High memory machine types work for just what you’d think they would – tasks that require more system memory as opposed to vCPUs. The n1-highmem family comes with 6.50 GB of memory per vCPU, offering 7 total varieties ranging from 13 to 624 GB in memory, corresponding accordingly with 2 to 96 vCPUs.
If you’re looking for the most compute power, the n1-highcpu series is the way to go, offering 0.90 GB per vCPU. There are 7 options within the high cpu machine type family, ranging from 1.80 to 86.6GB and 2 to 96 vCPUS.
Share-core machine types are cost-effective and work well with small or batch workloads that only need to run for a short time. They provide a single vCPU that runs on one hyper-thread of the host CPU running your instance.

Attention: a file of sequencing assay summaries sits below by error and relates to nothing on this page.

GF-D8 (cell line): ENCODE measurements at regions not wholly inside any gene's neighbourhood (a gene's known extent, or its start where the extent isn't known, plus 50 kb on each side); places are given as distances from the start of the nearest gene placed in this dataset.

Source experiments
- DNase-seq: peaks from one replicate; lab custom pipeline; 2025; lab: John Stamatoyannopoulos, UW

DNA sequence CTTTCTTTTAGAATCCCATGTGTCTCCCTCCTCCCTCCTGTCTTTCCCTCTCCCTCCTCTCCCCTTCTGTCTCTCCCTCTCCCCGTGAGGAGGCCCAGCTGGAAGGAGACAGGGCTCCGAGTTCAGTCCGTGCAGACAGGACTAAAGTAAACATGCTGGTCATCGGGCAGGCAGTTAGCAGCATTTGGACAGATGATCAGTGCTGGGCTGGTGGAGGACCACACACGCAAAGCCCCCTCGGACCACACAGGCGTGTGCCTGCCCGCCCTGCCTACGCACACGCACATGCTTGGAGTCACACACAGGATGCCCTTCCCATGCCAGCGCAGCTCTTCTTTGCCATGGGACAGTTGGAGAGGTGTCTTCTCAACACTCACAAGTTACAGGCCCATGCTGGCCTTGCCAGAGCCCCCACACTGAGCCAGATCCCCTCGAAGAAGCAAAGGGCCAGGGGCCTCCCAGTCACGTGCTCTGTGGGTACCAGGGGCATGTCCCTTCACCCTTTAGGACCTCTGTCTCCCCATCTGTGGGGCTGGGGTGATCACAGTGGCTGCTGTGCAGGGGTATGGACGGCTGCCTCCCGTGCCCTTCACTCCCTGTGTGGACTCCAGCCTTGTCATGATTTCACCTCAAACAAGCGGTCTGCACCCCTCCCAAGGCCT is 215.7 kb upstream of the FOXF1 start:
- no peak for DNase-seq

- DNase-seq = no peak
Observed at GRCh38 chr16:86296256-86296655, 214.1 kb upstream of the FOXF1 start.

The f1-micro machine type family provides bursts of physical CPU for brief periods of time in moments of need. They’re like spikes in compute power that can only happen in the event that your workload requires more CPU than you had allocated. These bursts are only possible periodically and are not permanent.
Memory Optimized (n1-ultramem or n1-megamem)
For more intense workloads that require high memory but also more vCPU than that you’d get with the high-memory machine types, memory-optimized machine types are ideal. With more than 14 GB of memory per vCPU, Google suggests that you choose memory-optimized machine types for in-memory databases and analytics, genomics analysis, SQL analysis services, and more. These machine types are available based on zone and region.
Custom Machine Types